Abbott is recalling these products following an internal quality review, which detected the remote possibility of the presence of a small common beetle in the product produced in one production area in a single manufacturing facility. The United States Food and Drug Adminstration (FDA) has determined that while the formula containing these beetles poses no immediate health risk, there is a possibility that infants who consume formula containing the beetles or their larvae, could experience symptoms of gastrointestinal discomfort and refusal to eat as a result of small insect parts irritating the GI tract. If these symptoms persist for more than a few days, a physician should be consulted.

      The recall of these powder infant formulas includes:

    • Certain Similac powder product lines offered in plastic containers.
    • Certain Similac powder product lines offered in 8-ounce, 12.4-ounce and 12.9-ounce cans.
      To immediately find out if the product in your possession is included in this recall, parents and caregivers should visit www.similac.com/recall/lookup, and type in their lot number to determine if their product is affected, or call (888) 376-2054.

      No Abbott liquid infant formulas are impacted. Products not involved in the recall include all Abbott Nutrition liquid ready-to-feed and concentrated infant formulas and all powder and liquid specialty formulas, such as Similac Expert Care™ Alimentum®, Elecare ®, Similac Expert Care™ Neosure ®, Similac® Human Milk Fortifier, and metabolic formulas for inherited disorders.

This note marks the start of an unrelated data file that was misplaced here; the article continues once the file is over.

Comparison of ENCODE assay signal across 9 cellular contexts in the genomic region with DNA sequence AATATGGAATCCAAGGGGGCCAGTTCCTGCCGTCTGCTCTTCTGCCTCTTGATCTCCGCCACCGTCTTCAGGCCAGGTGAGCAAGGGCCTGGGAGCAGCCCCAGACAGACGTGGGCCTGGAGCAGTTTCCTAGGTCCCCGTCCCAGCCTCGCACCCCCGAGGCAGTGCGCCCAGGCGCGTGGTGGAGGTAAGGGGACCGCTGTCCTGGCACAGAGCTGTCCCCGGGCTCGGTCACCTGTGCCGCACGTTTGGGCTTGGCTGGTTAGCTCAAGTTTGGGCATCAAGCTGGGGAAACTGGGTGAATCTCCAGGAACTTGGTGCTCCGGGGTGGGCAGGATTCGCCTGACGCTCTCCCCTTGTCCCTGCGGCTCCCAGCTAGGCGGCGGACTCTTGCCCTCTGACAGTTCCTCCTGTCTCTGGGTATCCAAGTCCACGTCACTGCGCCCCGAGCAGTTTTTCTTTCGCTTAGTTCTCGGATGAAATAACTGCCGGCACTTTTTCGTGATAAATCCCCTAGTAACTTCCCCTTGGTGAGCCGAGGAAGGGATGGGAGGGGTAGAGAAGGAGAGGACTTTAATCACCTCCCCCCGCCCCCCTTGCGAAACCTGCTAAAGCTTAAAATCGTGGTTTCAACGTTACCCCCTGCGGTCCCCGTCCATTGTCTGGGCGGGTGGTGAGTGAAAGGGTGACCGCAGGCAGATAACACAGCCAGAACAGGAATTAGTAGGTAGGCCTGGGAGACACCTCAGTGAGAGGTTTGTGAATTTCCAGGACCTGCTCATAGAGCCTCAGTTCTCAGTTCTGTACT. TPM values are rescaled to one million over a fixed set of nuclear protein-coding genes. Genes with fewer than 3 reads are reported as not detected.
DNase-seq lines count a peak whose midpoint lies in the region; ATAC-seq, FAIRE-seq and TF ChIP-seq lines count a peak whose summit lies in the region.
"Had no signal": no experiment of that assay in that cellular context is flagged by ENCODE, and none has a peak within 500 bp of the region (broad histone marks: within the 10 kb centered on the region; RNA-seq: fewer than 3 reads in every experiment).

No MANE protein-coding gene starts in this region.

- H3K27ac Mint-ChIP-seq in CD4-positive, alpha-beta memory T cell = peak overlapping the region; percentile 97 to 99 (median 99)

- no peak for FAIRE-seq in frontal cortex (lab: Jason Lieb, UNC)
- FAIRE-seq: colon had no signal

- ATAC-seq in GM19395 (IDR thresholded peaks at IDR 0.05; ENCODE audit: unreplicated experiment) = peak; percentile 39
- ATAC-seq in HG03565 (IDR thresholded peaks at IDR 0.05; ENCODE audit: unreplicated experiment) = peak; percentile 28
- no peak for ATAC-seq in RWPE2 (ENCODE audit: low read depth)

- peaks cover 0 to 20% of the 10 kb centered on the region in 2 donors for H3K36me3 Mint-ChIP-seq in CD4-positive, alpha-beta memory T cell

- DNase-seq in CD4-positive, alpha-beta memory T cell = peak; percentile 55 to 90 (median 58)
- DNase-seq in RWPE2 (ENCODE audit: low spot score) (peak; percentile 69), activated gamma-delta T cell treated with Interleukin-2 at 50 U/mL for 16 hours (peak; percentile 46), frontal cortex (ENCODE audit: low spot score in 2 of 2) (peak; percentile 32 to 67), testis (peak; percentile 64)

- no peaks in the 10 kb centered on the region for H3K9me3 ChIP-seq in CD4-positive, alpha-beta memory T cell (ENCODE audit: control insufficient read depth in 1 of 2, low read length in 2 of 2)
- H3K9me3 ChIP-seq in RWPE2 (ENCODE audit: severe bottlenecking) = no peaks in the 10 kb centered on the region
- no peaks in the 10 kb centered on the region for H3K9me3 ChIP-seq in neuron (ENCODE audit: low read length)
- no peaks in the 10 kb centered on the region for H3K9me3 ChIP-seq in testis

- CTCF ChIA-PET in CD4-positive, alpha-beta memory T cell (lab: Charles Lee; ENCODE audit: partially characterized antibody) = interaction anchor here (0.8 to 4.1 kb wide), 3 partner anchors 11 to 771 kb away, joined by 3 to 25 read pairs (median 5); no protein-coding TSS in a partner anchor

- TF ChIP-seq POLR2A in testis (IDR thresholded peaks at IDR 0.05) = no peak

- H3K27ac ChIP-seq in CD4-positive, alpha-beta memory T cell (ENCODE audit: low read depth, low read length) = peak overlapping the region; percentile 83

About the Recall
      The company is implementing a plan to address this matter in the affected manufacturing facility, which is expected to be completed shortly. No other facilities or products are involved in this recall.
      Abbott has consulted with the U.S. FDA regarding this recall.
      Information for Parents and Caregivers
      Products with affected lot numbers should be returned to Abbott at no cost to the consumer.
      Parents and caregivers can go to www.similac.com/recall/lookup or call Abbott’s consumer hotline, (888) 376-2054, 24 hours a day, seven days a week.
      Both the website and the consumer hotline have specific details on how to complete the return process.
      Holger Liepmann, executive vice president, Abbott Nutrition said:
      “Abbott understands that parents expect to feed their children only the highest quality product. We are taking this action so that parents know that the infant formula products they provide unquestionably meet the highest quality standards for which they are known. We regret any inconvenience this situation poses to parents and consumers.”
      About Abbott